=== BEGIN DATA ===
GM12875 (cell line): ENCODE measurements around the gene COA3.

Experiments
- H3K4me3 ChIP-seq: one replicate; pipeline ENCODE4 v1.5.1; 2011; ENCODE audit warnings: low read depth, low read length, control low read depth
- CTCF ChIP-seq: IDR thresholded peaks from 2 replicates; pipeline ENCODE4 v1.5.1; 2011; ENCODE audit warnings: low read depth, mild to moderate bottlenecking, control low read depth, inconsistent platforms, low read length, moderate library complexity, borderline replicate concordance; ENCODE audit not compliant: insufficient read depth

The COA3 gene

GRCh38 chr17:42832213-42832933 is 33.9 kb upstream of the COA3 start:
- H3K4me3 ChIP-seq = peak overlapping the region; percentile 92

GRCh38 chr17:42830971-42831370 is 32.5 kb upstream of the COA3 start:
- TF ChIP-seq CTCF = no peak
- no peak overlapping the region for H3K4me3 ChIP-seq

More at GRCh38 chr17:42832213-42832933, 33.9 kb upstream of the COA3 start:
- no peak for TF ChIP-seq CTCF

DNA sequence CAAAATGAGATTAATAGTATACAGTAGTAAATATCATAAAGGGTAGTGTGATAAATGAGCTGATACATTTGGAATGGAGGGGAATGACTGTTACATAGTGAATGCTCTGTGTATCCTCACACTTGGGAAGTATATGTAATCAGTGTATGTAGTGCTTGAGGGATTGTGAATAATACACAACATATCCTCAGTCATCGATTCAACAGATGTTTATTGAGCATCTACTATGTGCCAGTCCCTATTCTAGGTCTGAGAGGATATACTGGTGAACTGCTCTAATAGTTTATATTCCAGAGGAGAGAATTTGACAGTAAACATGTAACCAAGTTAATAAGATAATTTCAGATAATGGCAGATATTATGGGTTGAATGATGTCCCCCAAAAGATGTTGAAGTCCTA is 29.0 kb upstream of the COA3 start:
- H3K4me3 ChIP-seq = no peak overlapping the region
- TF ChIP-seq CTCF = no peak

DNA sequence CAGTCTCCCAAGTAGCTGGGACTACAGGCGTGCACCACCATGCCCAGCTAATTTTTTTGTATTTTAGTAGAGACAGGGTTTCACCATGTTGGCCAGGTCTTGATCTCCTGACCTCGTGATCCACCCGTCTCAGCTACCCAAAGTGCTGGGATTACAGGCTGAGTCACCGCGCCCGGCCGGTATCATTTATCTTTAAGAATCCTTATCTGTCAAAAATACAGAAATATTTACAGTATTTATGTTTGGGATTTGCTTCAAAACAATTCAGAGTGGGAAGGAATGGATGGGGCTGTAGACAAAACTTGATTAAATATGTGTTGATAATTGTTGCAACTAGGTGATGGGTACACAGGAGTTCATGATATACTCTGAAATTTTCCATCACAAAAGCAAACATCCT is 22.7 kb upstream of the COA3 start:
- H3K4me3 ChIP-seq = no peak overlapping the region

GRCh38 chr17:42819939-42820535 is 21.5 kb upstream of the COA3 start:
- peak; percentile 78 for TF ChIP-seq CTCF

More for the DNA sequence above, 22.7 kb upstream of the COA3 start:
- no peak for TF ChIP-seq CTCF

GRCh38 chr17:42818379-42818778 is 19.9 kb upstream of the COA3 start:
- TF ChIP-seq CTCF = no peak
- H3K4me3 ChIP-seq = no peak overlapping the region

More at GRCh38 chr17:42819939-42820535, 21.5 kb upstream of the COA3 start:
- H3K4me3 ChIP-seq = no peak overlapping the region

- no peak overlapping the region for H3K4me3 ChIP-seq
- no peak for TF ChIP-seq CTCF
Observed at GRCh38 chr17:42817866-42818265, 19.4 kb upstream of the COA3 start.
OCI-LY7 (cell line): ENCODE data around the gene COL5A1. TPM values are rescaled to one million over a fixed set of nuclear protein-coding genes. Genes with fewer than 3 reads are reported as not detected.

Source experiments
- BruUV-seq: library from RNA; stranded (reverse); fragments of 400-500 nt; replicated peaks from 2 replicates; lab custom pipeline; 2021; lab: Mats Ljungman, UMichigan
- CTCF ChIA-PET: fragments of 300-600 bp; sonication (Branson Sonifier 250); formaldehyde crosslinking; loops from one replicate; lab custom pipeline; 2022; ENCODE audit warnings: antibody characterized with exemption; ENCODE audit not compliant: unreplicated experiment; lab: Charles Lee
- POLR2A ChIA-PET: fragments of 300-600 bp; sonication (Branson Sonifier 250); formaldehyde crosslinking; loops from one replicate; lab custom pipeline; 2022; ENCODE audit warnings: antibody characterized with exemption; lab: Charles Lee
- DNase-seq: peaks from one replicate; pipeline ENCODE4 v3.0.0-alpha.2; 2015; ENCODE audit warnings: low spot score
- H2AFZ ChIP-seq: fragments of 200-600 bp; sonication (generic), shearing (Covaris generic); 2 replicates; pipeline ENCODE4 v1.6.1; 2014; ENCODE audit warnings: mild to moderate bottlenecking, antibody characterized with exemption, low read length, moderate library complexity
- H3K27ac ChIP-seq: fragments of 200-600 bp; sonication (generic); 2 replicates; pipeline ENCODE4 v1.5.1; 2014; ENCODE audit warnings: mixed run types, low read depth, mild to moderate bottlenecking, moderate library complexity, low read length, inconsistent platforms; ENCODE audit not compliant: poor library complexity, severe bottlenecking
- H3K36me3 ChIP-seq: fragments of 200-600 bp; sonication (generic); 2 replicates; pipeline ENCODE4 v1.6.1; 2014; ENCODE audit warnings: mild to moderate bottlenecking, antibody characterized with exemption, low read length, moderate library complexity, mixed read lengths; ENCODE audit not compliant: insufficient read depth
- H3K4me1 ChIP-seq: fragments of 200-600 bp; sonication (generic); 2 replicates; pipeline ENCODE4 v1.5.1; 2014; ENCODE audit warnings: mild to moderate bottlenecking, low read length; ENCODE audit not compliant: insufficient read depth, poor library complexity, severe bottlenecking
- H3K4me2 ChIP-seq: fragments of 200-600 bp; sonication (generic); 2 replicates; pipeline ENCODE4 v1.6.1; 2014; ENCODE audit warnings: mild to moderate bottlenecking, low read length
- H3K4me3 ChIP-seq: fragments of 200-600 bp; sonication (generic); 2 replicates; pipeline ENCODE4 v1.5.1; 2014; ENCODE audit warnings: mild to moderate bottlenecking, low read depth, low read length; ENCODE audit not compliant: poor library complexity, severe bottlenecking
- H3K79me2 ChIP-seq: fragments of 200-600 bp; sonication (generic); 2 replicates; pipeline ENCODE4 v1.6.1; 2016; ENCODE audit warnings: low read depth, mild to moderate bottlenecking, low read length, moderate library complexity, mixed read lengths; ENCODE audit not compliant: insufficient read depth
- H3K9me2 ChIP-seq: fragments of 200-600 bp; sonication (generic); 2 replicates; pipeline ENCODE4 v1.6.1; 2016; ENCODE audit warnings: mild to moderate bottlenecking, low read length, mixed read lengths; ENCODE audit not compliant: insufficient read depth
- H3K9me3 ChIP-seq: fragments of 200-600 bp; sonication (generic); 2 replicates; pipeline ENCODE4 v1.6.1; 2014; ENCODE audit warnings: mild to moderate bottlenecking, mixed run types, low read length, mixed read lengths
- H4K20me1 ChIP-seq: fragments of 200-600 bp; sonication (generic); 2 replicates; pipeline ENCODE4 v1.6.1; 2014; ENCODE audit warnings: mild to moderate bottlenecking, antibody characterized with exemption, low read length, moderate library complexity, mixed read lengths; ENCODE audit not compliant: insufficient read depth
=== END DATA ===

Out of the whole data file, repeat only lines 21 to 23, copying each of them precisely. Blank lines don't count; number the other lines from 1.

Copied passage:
- no peak for TF ChIP-seq CTCF

GRCh38 chr17:42818379-42818778 is 19.9 kb upstream of the COA3 start:
- TF ChIP-seq CTCF = no peak